“Dysfunctional” is defined as not operating normally or properly; having malfunctions. Following are signs of a healthy and functional team, as well as their dysfunctional counterparts. Consider which characteristic most resembles the team you spend most of your time with in your organization.
Two Quick Openers on Dysfunctional Teams:
- Dysfunctional teams are often successful teams that in reality are missing their potential by immense margins. Ironically, the team’s successes mask serious dysfunctional aspects. Make no mistake though, the dysfunctional team is successful in spite of these dysfunctions, not because of them.
- There isn’t a universal inoculation against dysfunction on a team; just about the time you get one issue resolved, a separate issue is manifesting. Because of this, no team can ever be considered as having ‘arrived’ or as having crossed a definitive finish line. Eliminating team dysfunctions and replacing them with healthy aspects is an ongoing leadership discipline and responsibility.
Which is it: Healthy or Dysfunctional?
Have your managers place a checkmark by either A or B to indicate which tendency is present more than its counterpart and bring the results to your next meeting to discuss. If you fear the outcome of such an exercise, that’s the first sign you’re dysfunctional!
An absence of conflict or dissent.
- Healthy teams have productive conflict, where teammates can speak up and give a contrary opinion, challenge ideas, and address underperforming issues within the organization without getting personal or in fear of reprisals.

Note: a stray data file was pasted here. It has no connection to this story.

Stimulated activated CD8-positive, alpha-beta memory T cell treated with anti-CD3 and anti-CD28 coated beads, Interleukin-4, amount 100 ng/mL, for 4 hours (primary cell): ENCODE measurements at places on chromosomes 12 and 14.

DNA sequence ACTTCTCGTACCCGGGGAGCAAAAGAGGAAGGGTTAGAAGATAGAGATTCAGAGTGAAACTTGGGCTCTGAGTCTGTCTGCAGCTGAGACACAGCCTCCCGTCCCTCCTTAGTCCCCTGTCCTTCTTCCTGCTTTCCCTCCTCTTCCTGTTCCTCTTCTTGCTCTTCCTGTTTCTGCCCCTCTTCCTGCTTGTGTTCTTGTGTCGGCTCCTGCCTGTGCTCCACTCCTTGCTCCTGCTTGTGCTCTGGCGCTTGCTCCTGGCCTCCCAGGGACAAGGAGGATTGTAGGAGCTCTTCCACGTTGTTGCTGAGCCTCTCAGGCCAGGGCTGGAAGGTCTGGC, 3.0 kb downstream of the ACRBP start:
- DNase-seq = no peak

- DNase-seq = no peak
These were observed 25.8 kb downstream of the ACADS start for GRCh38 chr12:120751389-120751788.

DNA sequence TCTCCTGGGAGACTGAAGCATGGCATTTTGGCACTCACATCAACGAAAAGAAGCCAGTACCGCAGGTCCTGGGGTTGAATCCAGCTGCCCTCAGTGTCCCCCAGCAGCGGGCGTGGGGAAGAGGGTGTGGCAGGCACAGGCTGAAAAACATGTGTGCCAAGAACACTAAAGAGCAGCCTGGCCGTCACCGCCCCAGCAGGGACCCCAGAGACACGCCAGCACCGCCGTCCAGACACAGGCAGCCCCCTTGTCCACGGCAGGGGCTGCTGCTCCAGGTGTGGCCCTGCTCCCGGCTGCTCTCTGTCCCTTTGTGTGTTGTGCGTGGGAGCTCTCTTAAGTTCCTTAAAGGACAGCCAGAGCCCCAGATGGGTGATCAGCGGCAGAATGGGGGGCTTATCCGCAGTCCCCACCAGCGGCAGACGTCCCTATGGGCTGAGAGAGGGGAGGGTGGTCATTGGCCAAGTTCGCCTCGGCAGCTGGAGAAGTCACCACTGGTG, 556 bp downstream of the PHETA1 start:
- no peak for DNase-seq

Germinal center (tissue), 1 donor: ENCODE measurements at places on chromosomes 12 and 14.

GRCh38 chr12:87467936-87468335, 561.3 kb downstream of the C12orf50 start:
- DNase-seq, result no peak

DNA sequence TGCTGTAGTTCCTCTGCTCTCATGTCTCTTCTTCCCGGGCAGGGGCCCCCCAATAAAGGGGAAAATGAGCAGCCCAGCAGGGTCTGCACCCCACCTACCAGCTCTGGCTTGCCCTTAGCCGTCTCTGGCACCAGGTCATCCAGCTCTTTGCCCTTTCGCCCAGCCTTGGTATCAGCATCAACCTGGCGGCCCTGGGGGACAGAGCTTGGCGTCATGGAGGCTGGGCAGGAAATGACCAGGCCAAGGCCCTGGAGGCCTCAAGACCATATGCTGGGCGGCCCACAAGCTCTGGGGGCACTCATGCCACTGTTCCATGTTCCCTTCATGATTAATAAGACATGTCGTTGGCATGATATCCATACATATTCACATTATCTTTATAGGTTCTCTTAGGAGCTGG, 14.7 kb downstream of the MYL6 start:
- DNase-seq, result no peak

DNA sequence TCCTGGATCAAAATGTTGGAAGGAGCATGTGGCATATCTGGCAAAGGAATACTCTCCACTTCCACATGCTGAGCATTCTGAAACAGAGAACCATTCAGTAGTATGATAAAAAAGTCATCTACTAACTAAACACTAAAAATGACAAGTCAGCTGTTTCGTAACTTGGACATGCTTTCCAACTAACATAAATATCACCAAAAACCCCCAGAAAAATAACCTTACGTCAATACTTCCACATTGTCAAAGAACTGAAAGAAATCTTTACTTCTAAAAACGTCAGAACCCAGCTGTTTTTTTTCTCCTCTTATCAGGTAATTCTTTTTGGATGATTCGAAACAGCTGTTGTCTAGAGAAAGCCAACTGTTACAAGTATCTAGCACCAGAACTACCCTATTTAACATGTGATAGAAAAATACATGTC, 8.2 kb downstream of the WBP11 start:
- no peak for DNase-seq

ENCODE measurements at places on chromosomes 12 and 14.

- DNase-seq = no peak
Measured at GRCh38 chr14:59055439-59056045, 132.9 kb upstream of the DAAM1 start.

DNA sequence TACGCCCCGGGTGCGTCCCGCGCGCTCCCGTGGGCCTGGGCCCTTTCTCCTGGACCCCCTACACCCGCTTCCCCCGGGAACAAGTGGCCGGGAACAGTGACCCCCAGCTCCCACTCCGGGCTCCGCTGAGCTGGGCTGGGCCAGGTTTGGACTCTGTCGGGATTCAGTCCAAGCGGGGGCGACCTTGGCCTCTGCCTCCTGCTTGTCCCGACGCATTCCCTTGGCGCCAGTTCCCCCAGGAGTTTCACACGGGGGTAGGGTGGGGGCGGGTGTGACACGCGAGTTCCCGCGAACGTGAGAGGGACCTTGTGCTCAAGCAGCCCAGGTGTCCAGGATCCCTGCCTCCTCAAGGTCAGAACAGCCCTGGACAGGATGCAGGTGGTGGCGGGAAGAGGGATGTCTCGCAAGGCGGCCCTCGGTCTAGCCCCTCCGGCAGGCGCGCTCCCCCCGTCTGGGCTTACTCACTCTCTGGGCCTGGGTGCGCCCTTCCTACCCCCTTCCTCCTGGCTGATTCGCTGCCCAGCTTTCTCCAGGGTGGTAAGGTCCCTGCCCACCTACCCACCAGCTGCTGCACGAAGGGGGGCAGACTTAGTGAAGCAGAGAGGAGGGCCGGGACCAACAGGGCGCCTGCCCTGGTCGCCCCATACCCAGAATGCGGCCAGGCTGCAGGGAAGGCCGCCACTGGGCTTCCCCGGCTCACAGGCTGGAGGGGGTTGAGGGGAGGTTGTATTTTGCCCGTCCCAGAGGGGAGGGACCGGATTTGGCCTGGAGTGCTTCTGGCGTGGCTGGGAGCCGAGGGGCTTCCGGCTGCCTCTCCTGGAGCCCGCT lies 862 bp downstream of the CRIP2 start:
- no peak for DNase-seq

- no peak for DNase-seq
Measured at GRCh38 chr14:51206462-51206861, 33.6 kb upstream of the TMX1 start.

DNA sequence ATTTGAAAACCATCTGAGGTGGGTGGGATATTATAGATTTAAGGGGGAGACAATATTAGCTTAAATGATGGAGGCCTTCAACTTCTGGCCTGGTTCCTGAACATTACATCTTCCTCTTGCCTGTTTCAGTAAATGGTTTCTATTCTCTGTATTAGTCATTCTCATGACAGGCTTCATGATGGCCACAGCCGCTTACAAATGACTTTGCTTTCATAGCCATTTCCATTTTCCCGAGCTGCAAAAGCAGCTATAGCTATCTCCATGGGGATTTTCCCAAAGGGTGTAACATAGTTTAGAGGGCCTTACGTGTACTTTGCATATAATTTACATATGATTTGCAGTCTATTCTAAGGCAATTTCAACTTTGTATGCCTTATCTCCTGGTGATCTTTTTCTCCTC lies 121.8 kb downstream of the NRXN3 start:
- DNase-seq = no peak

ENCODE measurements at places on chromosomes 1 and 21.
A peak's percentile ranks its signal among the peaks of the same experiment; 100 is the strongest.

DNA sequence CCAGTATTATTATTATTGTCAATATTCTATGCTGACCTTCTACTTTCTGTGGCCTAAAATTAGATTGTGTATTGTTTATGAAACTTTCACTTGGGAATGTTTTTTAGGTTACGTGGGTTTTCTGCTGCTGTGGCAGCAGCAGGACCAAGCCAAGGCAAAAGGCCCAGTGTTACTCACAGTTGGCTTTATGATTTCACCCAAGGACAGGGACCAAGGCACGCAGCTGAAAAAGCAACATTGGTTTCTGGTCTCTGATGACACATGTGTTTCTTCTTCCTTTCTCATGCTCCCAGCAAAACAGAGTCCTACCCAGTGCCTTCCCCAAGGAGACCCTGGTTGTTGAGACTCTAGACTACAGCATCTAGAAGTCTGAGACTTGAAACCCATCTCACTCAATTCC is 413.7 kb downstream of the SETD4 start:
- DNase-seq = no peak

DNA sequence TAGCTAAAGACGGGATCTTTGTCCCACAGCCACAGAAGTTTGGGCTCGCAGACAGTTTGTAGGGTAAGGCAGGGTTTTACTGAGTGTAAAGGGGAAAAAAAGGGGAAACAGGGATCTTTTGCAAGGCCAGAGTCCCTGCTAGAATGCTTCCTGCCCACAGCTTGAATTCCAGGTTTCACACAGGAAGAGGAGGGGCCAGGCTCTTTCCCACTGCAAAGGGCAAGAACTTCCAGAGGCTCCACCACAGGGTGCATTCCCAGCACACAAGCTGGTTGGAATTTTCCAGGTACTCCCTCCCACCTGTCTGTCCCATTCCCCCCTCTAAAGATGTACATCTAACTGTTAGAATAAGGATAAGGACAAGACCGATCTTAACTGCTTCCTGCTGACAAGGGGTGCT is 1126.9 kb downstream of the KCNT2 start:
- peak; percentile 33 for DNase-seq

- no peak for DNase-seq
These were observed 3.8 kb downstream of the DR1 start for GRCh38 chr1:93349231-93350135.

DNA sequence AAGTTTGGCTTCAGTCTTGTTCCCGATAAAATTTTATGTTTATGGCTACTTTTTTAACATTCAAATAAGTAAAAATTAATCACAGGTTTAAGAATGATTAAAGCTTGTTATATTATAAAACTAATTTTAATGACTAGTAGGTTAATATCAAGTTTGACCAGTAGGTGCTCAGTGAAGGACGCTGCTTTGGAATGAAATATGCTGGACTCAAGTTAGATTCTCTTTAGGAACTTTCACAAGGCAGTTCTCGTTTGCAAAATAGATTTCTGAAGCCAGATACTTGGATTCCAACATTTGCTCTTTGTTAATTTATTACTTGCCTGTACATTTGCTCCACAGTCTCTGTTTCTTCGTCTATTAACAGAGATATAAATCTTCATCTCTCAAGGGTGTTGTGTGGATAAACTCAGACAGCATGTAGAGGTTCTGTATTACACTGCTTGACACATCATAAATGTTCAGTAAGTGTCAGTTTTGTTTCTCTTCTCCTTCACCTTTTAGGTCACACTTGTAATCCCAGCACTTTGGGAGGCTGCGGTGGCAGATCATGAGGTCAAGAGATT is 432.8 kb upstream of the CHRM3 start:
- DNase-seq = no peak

- Dysfunctional teams have an absence of conflict. People just go along, even when they disagree or believe something is wrong or could be done better. They’re either afraid or indifferent.
Nothing can get done without the boss’ approval.
- Healthy teams have people at all levels who can make changes or decisions (including those that cost money within pre-set limits) to take care of customers or improve their operations.
- Dysfunctional teams have front-liners, and even middle managers, who can effectively do little or nothing concerning changes or decisions (especially if they cost money) to take care of customers or improve their operations without management sign- off. Even if they’ve been empowered to do so, they don’t feel comfortable using that power.
Bosses don’t move fast enough to implement suggested change to improve an organization.
- Healthy teams have leaders who speed up change, encourage challenging the status quo, and move quickly to act upon good ideas brought to them by others.
- Dysfunctional teams have boss’ desks where all progress seems to go to die. The unspoken mantra seems to be “this indecision is final;” the boss has become an obstacle to progress rather than a facilitator of progress.
Meetings are marginalized as people are allowed to use computers or phones to get other work done while at the meeting. Meetings are for learning, sharing, brainstorming ideas, and discussing important topics. Engagement in these endeavors is weakened as others are at the meeting physically but elsewhere mentally.
- Healthy teams fully engage in meetings and aren’t allowed to use technology unless it’s somehow related to the topics being discussed at the meeting.
- Dysfunctional teams have meetings where people are routinely present physically, but often checked-out mentally as they multitask on technology.
Too many pointless or lengthy meetings are being held. If a meeting has no set agenda, routinely rehashes old topics, fails to add value or improve the organization, or discusses in person what could have been accomplished through technology, it is part of the problem.
- Healthy teams have meetings that are focused and productive and hold meetings for what can’t be discussed or solved without the meeting.